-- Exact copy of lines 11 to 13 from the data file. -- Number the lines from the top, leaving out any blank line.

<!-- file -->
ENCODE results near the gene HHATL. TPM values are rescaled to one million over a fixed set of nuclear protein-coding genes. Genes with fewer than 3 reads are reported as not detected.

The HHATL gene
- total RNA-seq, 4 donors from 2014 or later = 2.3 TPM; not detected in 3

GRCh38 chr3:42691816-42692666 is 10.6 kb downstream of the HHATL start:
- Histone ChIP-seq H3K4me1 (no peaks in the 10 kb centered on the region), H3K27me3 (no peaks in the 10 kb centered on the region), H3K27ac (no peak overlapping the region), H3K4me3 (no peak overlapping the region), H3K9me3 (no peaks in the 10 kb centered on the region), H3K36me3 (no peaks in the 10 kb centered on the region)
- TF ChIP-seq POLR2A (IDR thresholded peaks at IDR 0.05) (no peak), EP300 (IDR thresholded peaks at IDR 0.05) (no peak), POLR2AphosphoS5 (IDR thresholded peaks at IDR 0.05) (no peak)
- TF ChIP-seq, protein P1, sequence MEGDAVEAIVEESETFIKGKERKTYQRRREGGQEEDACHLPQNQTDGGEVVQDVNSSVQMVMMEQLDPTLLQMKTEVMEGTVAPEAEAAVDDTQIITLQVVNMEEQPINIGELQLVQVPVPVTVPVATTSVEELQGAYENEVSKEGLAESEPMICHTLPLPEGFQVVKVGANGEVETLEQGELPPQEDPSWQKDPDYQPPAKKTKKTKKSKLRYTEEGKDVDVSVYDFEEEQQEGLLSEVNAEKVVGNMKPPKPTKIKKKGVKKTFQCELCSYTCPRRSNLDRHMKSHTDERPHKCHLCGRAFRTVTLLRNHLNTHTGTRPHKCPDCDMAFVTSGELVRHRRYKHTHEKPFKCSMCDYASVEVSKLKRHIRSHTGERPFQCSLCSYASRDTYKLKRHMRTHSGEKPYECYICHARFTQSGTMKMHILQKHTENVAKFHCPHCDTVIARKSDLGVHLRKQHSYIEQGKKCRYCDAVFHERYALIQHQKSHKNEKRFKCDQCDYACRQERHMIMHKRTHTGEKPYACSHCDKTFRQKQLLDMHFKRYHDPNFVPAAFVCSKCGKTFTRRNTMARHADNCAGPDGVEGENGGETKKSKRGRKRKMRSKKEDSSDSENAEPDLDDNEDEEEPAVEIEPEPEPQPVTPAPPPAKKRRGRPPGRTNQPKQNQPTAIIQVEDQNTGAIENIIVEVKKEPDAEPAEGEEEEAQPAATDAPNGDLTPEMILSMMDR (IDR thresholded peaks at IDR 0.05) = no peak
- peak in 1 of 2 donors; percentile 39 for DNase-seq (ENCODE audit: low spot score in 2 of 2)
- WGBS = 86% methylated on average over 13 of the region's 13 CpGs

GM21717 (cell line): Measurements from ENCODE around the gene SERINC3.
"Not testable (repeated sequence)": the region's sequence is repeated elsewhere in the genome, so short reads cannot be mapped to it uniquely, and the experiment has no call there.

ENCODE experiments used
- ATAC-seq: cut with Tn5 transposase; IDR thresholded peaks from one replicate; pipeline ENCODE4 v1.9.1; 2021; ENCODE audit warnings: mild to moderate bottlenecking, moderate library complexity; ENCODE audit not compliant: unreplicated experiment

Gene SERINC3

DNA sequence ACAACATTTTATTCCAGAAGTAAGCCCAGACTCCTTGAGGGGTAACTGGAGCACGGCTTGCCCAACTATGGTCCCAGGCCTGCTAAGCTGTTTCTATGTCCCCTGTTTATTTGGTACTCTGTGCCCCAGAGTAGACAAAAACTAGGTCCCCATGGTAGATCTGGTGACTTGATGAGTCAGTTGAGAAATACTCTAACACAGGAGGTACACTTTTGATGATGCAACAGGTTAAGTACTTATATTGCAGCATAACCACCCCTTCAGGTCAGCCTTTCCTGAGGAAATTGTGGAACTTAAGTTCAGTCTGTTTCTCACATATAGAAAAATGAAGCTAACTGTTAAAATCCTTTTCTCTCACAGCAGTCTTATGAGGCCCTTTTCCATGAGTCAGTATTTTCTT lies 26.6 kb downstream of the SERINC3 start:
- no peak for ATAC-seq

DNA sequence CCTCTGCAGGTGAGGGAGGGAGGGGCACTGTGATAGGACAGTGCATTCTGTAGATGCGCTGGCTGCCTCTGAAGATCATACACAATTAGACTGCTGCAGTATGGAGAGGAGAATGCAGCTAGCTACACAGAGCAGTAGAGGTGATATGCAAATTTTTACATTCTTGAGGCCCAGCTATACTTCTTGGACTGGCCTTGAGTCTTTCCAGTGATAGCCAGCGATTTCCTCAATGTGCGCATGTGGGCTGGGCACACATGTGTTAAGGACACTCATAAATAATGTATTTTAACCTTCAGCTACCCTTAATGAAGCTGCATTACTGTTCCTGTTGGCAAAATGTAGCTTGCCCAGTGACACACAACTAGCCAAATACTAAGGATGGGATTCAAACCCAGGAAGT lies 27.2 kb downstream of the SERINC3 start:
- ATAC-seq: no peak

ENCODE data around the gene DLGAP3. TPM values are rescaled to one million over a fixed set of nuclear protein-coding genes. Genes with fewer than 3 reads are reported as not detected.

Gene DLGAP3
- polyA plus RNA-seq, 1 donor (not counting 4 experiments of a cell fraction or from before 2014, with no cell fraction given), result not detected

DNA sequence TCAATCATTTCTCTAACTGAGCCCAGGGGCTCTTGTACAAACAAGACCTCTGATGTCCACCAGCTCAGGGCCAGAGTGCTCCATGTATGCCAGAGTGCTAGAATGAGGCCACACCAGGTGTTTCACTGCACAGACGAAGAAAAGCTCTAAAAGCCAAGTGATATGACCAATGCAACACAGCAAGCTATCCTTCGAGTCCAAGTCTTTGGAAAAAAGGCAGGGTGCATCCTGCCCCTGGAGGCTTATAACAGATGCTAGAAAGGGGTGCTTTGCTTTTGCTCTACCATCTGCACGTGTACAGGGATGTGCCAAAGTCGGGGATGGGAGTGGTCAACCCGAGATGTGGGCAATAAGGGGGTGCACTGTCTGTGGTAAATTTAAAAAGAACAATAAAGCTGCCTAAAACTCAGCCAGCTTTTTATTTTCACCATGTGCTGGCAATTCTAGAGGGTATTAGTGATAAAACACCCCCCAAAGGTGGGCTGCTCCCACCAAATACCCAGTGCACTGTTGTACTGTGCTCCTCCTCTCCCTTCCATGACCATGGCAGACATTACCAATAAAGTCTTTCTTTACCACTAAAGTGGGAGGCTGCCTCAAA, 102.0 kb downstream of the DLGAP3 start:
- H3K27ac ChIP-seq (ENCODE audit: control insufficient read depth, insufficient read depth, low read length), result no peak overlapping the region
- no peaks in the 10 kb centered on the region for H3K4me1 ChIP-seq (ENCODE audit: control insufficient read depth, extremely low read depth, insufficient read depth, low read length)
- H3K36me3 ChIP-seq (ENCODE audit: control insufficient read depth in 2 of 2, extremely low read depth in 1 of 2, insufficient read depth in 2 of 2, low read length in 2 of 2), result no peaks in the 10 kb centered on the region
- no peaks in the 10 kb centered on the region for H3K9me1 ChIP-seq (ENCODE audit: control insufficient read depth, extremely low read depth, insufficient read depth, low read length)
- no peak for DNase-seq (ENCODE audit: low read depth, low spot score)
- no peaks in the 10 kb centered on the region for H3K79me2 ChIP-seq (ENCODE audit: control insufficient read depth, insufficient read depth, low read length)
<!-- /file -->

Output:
"Not testable (repeated sequence)": the region's sequence is repeated elsewhere in the genome, so short reads cannot be mapped to it uniquely, and the experiment has no call there.

ENCODE experiments used
- ATAC-seq: cut with Tn5 transposase; IDR thresholded peaks from one replicate; pipeline ENCODE4 v1.9.1; 2021; ENCODE audit warnings: mild to moderate bottlenecking, moderate library complexity; ENCODE audit not compliant: unreplicated experiment